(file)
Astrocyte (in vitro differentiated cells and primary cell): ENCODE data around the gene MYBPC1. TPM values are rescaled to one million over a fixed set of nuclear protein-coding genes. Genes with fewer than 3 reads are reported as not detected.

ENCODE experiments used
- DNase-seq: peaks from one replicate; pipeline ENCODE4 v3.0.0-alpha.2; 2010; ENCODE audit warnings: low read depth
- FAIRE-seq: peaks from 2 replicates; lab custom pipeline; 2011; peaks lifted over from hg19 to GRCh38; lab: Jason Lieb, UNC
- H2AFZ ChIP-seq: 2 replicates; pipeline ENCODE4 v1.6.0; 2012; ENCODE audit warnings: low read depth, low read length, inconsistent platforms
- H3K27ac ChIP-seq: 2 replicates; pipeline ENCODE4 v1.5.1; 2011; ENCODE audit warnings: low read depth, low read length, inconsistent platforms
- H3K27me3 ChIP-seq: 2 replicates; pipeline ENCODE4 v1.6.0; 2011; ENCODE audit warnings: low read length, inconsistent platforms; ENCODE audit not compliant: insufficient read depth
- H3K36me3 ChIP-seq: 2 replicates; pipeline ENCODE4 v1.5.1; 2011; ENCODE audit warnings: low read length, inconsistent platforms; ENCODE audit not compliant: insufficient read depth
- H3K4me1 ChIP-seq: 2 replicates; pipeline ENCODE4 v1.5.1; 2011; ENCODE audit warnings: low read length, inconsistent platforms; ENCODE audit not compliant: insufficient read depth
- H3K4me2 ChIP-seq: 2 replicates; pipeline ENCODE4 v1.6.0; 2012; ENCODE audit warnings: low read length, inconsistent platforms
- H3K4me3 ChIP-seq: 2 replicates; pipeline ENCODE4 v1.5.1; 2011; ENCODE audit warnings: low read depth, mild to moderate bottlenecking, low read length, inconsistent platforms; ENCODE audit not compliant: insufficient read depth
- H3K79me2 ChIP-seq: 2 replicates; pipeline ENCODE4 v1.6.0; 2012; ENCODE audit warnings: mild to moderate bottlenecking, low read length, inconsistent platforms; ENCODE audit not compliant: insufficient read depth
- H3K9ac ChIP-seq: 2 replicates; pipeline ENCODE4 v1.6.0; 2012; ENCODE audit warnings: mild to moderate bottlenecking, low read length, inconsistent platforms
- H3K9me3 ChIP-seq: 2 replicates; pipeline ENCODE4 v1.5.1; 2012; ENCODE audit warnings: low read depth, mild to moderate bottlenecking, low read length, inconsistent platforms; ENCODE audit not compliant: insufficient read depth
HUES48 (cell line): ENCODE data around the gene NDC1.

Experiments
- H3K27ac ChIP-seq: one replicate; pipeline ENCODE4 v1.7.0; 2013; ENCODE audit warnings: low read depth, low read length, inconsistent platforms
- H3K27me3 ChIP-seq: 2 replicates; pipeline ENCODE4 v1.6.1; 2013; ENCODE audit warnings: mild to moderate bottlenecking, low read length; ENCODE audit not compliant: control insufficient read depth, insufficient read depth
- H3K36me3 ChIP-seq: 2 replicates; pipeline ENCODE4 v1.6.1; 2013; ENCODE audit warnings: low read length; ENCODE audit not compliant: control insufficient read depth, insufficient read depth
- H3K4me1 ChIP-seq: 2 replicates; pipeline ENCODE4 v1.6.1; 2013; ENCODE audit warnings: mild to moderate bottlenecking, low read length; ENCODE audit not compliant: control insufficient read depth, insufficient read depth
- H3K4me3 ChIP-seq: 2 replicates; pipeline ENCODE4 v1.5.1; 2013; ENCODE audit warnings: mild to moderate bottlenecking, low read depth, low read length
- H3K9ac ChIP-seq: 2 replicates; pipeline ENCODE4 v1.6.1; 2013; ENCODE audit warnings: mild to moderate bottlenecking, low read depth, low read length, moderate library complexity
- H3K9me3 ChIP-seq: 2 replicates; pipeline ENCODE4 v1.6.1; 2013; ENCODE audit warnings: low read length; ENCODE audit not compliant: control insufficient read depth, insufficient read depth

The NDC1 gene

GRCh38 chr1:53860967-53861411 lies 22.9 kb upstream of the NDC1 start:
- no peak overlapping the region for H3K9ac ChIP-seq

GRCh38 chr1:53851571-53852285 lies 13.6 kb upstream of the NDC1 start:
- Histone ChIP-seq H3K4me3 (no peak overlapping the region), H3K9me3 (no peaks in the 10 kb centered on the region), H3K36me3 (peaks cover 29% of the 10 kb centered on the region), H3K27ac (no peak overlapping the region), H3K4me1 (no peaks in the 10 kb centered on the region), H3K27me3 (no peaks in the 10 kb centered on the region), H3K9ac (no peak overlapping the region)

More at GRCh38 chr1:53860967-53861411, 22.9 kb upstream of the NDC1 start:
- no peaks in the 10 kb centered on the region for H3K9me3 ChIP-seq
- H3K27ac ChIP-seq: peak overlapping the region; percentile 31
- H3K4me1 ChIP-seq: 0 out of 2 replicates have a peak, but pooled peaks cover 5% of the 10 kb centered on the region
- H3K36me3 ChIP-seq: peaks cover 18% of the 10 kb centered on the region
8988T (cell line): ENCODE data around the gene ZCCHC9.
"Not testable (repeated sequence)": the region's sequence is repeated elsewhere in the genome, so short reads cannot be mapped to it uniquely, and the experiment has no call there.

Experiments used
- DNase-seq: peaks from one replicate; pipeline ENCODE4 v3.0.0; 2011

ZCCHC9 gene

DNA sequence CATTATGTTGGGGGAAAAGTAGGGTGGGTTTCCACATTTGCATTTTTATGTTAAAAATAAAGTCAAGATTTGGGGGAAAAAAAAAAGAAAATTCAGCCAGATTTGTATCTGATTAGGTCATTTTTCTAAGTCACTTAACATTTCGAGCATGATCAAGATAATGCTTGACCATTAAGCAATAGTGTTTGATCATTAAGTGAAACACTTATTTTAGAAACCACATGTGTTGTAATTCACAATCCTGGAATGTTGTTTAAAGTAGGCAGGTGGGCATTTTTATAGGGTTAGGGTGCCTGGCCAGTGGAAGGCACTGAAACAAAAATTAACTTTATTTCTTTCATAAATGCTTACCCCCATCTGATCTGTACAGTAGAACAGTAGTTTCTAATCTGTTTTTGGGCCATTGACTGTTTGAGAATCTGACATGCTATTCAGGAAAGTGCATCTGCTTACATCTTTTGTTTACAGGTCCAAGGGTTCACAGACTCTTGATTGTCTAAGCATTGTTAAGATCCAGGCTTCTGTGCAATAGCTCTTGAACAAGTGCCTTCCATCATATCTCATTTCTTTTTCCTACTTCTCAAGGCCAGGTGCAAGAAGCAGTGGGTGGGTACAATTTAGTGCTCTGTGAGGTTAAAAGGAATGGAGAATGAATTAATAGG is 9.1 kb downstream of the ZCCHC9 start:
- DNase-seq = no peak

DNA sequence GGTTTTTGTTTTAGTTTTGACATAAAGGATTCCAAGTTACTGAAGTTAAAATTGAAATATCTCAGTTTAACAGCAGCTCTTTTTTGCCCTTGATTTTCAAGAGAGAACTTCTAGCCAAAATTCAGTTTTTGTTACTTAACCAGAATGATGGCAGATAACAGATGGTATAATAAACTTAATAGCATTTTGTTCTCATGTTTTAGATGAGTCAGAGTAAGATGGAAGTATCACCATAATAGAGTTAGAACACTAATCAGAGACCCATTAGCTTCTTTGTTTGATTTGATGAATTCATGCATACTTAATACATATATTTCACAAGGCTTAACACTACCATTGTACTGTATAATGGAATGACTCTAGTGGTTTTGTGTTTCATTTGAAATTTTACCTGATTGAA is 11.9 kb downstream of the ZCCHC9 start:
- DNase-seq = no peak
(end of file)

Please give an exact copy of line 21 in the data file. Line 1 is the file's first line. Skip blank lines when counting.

- H3K4me3 ChIP-seq: 2 replicates; pipeline ENCODE4 v1.5.1; 2013; ENCODE audit warnings: mild to moderate bottlenecking, low read depth, low read length